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U.S. manufacturing picks up the pace

December 3, 2013

According to an index released yesterday by the Institute of Supply Chain Management, the U.S. manufacturing industry hit a two-year high in November. Activity levels reached 57.3 percent - the highest index since April 2011.

Advanced manufacturing has never slipped in importance in the Hawkeye State - even during the tough times. When economists and historians look back at the key drivers that helped the U.S. climb out of the recession, manufacturing will be part of that story.

The U.S. has experienced a slight rebound in manufacturing jobs — and major companies are once again seeing the value in building products in the U.S.  While many agree that the pace isn’t fast enough, there are a few states and companies pulling its weight to grow the U.S. manufacturing industry. The innovation, collaboration and workforce training in Iowa is helping companies outpace the nation's growth percentage, increasing the state's manufacturing industry by almost 25 percent and contributing $25 billion to its economy. Manufacturing is actually larger than our agriculture industry.

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For example, Emerson Process Management, maker of the Fisher Technology brand of industrial, high-pressure automation valves and regulations systems, employs more than 1,200 at its global headquarters in Marshalltown. Its Iowa R&D center is expanding to apply the company’s innovation processes to the growing 3D printing field.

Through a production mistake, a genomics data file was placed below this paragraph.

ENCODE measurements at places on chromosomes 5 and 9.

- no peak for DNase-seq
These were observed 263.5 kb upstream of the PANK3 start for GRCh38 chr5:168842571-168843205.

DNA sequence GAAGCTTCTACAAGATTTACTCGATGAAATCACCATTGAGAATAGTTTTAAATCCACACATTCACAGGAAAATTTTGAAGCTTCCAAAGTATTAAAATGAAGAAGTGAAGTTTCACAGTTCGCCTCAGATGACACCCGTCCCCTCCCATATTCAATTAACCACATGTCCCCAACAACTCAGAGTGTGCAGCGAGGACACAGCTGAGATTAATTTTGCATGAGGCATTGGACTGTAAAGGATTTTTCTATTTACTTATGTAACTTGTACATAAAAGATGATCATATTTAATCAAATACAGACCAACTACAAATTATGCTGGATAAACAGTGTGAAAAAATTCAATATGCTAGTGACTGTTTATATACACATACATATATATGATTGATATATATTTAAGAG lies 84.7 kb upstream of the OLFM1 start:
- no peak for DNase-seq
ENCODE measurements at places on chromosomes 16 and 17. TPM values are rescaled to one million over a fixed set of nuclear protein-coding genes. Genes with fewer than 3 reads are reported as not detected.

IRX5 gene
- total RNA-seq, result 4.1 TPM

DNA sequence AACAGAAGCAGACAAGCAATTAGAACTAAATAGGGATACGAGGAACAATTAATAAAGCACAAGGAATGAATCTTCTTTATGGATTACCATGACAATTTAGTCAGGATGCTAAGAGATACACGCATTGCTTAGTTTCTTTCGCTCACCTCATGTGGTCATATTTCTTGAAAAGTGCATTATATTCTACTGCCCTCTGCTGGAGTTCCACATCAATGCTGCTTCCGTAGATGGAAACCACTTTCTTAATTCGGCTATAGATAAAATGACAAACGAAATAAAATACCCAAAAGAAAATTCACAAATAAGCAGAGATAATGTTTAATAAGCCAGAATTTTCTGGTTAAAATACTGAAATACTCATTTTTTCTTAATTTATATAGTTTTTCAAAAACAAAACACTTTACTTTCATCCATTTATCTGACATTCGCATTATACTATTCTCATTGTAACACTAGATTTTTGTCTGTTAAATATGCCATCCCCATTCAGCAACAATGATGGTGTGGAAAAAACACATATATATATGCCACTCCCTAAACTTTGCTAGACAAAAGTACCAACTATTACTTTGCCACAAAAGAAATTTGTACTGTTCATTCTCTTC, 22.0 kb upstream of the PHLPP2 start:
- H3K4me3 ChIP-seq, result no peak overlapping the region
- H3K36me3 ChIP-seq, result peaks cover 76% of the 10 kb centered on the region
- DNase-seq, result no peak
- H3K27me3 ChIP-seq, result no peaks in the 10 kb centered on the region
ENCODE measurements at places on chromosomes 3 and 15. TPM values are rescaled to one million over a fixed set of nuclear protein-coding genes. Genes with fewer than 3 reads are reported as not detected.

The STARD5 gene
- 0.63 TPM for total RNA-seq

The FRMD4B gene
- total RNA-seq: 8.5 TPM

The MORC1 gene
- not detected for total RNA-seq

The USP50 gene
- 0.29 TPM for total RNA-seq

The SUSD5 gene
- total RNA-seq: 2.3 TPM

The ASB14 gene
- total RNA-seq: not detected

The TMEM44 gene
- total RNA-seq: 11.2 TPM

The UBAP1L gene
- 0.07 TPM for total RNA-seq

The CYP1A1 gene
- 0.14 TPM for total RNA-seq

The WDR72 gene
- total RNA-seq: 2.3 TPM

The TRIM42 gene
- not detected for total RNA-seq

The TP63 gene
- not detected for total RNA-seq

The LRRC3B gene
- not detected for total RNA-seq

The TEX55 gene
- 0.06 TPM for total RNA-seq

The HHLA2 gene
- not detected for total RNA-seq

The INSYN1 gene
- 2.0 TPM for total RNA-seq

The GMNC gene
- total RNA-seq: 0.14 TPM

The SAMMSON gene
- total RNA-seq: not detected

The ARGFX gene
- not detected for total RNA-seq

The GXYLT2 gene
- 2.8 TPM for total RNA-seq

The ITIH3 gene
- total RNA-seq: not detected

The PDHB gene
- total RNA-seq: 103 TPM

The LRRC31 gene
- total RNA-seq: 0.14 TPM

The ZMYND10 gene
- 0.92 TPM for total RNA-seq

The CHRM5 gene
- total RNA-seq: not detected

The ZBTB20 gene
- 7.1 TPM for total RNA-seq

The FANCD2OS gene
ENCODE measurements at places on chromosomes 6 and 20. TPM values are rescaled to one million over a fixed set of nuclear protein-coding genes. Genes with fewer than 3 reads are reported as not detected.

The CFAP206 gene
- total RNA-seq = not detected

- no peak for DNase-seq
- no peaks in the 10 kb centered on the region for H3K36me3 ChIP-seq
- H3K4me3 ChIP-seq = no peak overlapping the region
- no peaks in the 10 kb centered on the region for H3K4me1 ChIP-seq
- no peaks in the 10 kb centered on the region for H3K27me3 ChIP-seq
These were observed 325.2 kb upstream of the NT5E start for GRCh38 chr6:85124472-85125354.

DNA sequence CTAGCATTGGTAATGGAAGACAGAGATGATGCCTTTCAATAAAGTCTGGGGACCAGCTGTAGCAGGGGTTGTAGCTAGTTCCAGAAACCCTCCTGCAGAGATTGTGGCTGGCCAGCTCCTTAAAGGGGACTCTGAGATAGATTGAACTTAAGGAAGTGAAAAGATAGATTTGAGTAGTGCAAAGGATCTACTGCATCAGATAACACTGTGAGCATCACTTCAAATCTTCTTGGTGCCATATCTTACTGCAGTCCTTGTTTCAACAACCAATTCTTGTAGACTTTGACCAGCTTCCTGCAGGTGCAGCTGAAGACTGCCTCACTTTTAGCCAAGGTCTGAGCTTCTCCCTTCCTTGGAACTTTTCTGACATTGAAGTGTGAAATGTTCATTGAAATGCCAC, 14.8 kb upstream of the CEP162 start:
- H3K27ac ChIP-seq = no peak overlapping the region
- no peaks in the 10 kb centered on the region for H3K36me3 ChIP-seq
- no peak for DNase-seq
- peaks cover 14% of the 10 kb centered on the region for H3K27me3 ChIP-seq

Employee training plays a huge role in the macro success of micro-plastics manufacturer, Accumold, based in Ankeny. From modest beginnings in a rented garage, Roger Hargens, president and CEO, now runs a 180-person shop that exports nearly 70 percent of its custom micro products for use in cellphones, medical devices and connectors.

Accumold has a strong training partnership with Des Moines Area Community College and offers full-ride scholarships each year for students in the tool and die, robotics and automation programs, with an added-bonus of a possible full-time position after graduation.

There’s no question that today’s advanced manufacturing industry is more brain than brawn. Rockwell Collins, based in Cedar Rapids, develops navigation systems and flight deck equipment among, other technology for the aviation and defense markets. A majority of their “assembly line” employees are in the R&D departments and hold engineering and other high-tech degrees. And its internship program is highly competitive. Thankfully more than 1,500 engineers graduate from Iowa's state universities each year to maintain those high levels of research and development.

The right tax structure and business climate, expanded R&D labs and training partnerships with local educational institutions is keeping Iowa's companies ahead of the curve. Investing in technology and employee education are the keys to strengthening U.S. manufacturing.

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